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IN THIS MONTH'S ISSUE:
July 2014

Do Children Taking SGAs Get Metabolic Monitoring?
Careful monitoring of adverse effects of psychotropic drugs in general and second-generation antipsychotics in particular falls below recommended standards for children and adolescents.

A New Treatment for Parkinson Disease Psychosis
In a placebo-controlled study of patients with Parkinson disease and psychosis, the 5-HT-2A receptor inverse agonist pimavanserin improved psychotic symptoms and did not worsen motor signs.

Ramelteon (Rozerem) to Prevent Delirium?
Preliminary results from using the melatonin-receptor agonist ramelteon (Rozerem) in hospitalized patients to prevent delirium are encouraging.

In Brief
Starting Dose of Eszopiclone Lowered to Avoid Next-Day Impairment; Study Examines Determinants of Antipsychotic Treatment Response

Anxiolytics, Hypnotics, and Mortality Risk
In a retrospective cohort study, a significant association was found between the use of anxiolytic and hypnotic drugs and an increased risk of death.

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Originating at the Massachusetts General Hospital and Harvard Medical School, Biological Therapies in Psychiatry has been a trusted resource for physicians for over 30 years. Described as "influential" by the Atlantic Monthly, this concise, four-page, monthly newsletter provides up-to-date information about the rapidly expanding field of psychotropic medications and other biological treatments for mental disorders.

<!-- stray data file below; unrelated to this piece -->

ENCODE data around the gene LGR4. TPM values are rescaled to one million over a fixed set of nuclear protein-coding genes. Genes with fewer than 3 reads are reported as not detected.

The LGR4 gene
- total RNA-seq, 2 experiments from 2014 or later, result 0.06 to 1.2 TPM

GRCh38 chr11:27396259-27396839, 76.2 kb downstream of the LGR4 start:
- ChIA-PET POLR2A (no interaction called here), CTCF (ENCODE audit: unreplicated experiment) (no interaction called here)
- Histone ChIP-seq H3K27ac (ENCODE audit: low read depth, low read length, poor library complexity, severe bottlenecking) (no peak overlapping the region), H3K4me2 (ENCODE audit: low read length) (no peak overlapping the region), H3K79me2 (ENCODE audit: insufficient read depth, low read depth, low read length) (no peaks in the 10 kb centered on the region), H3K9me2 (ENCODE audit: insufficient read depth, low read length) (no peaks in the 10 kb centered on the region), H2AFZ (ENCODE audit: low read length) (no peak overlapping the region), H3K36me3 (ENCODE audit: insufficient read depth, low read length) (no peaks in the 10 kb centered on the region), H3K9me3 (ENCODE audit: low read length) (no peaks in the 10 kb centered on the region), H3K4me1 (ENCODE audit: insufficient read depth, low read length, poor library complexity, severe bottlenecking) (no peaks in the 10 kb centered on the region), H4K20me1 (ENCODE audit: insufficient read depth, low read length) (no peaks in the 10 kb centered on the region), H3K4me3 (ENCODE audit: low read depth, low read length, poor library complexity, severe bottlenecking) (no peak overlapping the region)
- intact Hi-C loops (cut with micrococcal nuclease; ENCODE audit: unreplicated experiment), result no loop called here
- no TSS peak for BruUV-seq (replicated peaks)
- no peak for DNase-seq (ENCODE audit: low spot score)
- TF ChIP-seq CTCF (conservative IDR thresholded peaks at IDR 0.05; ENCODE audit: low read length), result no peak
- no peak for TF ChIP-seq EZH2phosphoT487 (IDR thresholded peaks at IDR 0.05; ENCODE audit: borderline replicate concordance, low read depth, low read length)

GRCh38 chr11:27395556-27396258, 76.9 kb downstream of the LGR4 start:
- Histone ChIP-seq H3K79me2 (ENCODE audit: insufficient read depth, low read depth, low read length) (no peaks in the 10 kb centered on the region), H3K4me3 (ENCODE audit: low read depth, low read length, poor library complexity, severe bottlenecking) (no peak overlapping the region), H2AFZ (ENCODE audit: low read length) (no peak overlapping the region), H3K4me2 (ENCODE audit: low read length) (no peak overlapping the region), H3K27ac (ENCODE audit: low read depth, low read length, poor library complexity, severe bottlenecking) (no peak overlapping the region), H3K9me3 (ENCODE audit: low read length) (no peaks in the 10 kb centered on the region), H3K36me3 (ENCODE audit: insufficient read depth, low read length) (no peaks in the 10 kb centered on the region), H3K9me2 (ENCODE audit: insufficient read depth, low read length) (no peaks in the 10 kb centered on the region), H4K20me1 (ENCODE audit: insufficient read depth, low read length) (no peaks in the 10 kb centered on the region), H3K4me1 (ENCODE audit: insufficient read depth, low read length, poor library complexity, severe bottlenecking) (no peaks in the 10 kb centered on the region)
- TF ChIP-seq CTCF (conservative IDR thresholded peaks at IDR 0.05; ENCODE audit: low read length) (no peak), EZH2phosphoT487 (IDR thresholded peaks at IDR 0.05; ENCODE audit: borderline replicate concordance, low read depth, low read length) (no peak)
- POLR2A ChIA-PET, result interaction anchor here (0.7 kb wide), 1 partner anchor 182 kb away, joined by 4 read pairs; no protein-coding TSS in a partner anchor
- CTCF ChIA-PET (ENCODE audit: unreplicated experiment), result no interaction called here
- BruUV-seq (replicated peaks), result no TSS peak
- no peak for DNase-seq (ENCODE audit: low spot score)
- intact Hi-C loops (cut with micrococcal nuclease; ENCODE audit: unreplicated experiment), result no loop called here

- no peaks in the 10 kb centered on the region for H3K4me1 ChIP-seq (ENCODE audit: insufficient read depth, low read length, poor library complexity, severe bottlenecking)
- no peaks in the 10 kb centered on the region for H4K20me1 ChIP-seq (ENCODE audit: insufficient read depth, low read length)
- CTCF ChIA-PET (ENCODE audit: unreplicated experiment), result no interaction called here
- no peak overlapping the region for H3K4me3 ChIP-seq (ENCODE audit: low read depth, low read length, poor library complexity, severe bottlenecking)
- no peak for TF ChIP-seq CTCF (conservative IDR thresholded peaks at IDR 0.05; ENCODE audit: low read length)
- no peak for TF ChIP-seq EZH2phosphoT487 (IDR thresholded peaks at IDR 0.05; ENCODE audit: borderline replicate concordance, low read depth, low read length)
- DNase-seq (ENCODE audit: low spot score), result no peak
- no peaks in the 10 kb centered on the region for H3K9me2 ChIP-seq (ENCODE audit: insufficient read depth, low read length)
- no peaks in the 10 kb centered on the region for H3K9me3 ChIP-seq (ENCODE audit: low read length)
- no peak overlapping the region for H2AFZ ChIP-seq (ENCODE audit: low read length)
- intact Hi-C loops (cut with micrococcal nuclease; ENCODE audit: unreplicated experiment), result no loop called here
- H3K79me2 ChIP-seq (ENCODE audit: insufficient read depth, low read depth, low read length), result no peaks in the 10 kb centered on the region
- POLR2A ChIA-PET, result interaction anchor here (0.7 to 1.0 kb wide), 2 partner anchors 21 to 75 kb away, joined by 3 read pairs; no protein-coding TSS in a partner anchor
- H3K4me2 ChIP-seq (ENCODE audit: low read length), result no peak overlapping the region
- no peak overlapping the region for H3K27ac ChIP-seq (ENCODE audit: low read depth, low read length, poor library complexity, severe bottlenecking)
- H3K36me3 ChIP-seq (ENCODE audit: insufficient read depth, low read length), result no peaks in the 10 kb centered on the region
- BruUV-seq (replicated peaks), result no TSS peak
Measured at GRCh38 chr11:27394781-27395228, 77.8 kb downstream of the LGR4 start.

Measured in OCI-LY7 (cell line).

From his perspective as an editor, teacher, investigator, and clinician, Alan J. Gelenberg, M.D., reviews the widespread literatures of science and clinical practice. Dr. Gelenberg distills the material most relevant for a busy practitioner and presents it each month with a balance of scientific curiosity, healthy skepticism, and clinical experience.

Dr. Gelenberg is Professor and Interim Chair of Psychiatry at Penn State, Hershey. Since 1987, Dr. Gelenberg has been Editor-in-Chief of the Journal of Clinical Psychiatry, and he recently chaired the workgroup that revised the American Psychiatric Association's major depressive disorder guidelines. Dr. Gelenberg has been on the faculty of Harvard Medical School, MIT, and the University of Arizona and has written numerous scientific articles and book chapters on mood disorders, depression, and schizophrenia. He is listed in the Best Doctors in America and America's Top Doctors and received the 1997 Exemplary Psychiatrist Award of the National Alliance for the Mentally Ill.

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